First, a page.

The guided-missile frigate is a staple of all modern navy powers including the Russian Navy. The service makes use of two primary classes, Project 11356 "Grigorovich" and Project 22350 "Gorshkov". Three of the former are under trials/development/construction while two of the latter have already entered service as of this writing (2018). The latter class is wholly new to the Russian fleet and is expected to number fifteen vessels in all once construction, trials, and entry-into-service are completed. They are completed with stealth features, advanced systems, and processing units and field a formidable array of weaponry to counter most any at-sea threat.
The Gorshkov-class is led by none other than Admiral Gorshkov herself. Her keel was laid down in 2006 and the vessel was launched to sea on October 29th, 2010. She was not commissioned until November of 2017 and is said to be currently (2018) undergoing the requisite trials fro a ship of this type.
Modern frigates are all-purpose, "multi-mission" warships and this is reflected in their inherent capabilities and weapon suite. The Gorshkov displaces 4,550 tons and has an overall length of 442.9 feet, a beam reaching 52.5 feet and a draught measuring 14.8 feet. Power is through a CODAG (COmbined Diesel-And-Gas) which incorporates both diesel and gas units as a fuel-efficiency measure to accomplish cruising and dash actions as needed. There are 2 x 10D49 diesel units outputting 5,200 horsepower for cruising and 2 x M90FR gas turbines outputting 27,500 horsepower for dash actions - totaling 65,000 horsepower of available propulsion. The powerplants feed twin shafts under stern and run the ship out to 20 knot speeds to a range reaching 4,000 nautical miles.
Aboard is a crew of about 210 personnel. A 3-D air-search radar adds a powerful eye on the high seas for searching, tracking, and engaging foes at range. Beyond this are the usual CounterMeasures (CM), Electronic Warfare (EW) systems, sonar, and other fits to maximize crew and ship survivability - whether operating a individually or as part of a task force.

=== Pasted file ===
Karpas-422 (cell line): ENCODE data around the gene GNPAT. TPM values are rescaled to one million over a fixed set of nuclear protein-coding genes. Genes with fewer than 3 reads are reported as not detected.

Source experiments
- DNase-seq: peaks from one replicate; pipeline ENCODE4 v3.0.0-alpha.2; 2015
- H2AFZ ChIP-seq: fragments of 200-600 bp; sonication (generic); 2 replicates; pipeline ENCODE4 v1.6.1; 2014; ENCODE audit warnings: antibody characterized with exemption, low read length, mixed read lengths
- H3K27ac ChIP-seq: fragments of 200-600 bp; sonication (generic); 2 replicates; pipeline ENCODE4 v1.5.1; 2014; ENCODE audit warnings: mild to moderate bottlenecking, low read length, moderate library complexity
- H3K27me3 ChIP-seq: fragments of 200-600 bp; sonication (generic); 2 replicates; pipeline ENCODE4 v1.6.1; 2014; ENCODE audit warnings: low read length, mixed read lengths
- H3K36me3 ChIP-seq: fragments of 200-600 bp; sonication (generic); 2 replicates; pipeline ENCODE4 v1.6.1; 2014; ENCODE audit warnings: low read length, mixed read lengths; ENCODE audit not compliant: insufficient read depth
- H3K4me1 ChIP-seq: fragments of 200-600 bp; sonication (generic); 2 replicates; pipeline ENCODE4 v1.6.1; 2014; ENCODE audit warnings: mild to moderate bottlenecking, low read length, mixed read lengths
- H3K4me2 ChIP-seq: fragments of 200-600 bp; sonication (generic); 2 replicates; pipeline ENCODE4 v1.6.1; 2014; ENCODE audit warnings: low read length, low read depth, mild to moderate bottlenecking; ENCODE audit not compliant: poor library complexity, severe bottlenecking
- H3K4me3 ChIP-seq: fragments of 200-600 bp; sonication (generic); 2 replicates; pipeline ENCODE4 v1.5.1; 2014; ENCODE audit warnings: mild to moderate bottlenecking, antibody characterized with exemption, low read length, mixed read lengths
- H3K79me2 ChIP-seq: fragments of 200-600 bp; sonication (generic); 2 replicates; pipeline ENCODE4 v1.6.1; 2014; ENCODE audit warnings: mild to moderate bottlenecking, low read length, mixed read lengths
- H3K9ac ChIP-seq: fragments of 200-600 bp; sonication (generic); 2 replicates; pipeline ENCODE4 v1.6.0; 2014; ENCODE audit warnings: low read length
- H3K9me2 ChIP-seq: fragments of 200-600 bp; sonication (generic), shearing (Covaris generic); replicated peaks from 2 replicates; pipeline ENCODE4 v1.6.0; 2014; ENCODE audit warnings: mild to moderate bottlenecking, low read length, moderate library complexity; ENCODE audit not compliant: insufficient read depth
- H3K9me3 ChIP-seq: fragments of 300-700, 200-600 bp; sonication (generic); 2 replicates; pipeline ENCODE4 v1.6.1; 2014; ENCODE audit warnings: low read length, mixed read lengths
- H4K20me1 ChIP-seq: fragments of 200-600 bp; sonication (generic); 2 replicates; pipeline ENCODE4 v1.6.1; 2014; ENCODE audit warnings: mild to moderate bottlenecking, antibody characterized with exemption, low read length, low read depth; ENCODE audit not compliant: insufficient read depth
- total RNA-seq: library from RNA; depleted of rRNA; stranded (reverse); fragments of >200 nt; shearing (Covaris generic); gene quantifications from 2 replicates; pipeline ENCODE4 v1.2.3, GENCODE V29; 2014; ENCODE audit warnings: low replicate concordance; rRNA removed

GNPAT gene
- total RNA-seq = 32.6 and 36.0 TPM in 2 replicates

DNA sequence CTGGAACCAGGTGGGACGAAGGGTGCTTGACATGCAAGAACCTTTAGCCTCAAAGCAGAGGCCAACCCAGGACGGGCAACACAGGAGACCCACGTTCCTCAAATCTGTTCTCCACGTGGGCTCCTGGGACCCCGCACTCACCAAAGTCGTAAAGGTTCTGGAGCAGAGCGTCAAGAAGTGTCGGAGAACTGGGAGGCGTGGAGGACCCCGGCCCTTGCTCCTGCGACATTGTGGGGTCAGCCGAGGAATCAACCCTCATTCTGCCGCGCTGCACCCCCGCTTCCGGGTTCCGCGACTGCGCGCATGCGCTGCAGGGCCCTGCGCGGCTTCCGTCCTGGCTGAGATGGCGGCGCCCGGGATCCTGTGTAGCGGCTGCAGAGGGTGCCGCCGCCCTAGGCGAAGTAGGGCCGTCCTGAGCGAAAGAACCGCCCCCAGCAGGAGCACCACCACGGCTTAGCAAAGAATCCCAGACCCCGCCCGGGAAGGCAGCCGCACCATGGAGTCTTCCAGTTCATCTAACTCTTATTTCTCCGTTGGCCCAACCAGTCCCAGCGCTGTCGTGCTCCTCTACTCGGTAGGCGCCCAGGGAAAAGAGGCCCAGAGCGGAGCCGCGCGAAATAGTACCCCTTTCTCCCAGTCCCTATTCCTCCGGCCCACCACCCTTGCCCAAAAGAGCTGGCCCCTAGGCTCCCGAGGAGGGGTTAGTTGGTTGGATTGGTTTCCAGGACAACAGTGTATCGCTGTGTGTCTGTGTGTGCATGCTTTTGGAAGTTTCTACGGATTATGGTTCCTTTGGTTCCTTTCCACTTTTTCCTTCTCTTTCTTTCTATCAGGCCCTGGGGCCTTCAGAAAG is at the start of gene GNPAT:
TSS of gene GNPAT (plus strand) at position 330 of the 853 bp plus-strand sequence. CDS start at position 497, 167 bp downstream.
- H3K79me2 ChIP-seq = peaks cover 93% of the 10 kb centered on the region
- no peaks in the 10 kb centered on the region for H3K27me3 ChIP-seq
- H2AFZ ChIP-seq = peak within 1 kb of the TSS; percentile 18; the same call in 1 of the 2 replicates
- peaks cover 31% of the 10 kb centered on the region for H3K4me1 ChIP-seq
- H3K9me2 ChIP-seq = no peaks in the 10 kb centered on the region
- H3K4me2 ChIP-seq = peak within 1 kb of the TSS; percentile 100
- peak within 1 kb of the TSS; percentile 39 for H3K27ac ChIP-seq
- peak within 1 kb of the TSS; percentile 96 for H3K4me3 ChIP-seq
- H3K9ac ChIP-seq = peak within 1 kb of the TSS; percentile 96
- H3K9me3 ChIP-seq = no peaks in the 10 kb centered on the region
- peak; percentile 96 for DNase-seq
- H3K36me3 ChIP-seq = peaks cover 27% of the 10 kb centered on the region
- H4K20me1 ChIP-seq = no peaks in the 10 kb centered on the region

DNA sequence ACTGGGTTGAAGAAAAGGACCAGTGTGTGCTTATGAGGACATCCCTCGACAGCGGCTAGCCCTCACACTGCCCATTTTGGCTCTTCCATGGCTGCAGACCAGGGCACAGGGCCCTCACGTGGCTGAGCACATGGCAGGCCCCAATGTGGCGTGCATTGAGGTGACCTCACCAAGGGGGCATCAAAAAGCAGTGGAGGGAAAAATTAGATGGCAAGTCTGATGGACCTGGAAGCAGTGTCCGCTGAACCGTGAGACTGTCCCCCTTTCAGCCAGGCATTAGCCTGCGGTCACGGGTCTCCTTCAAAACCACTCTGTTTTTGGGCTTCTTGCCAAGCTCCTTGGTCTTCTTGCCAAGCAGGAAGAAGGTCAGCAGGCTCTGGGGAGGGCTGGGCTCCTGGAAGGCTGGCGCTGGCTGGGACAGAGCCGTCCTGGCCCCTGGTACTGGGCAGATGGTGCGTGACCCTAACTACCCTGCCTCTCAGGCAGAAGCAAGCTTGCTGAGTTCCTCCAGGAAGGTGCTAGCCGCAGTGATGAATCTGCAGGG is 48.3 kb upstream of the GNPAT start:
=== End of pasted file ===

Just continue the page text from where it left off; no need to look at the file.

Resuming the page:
Over the rear of the vessel is a combination helipad-hangar section which can launch and retrieve a Kamov Ka-27 series (or similar) navy helicopter fully-equipped to handle Anti-Submarine Warfare (ASW) and general spotting/reconnaissance roles. Another helicopter can be housed in the full-service hangar component. The helipad also allows the warship to be resupplied at ship or support Unmanned Aerial Vehicles (UAVs) with catapult- or VTOL-launch/retrieval capacities.
Outwardly, Admiral Gorshkov follows traditional lines expected of a stealth frigate. There are few protrusions present along her sides thanks to the angled panels used in her blended hull superstructure. The turreted gun armament is set in its usual place over the forecastle with embedded missiles cells present just aft. A stepped section contains additional Vertical Launch Systems (VLS) housing more missiles. The bridge section overlooks the bow as is typical of warships and its aft-section has an enclosed mast. A combined low-profile smoke funnel is fitted amidships with its hull section joined smoothly to the aft-hull section housing the hangar area and top-mounted systems and sensors.
The armament suite is both conventional and missile-oriented. The turreted main gun is made up of a 130mm Arsenal A-192M series naval gun capable of engaging over three sides of the vessel (bow, port, and starboard). There are 2 x 8-cell UKSK VLS cells supporting the Oniks or Kalibr cruise missile families. Another 4 x 8-cell (32 total) unit supports various Russian anti-aircraft missiles for airspace denial sorties. 2 x Palash Close-In Weapon Systems (CIWSs) provide the ship with a short-ranged counter to inbound aircraft and missiles. Beyond this are 2 x 4-tubed 324mm torpedo launchers and 2 x 14.5mm MPTU (equipped with KPV heavy machine guns) units.
It was originally planned the Admiral Gorshkov would be taken into service for 2013. However, issues (including an engine fire) have ultimately delayed her entry into service considerably. In late 2017, she was being trialed in North Sea waters, drawing the attention of the British Royal Navy and other regional European powers.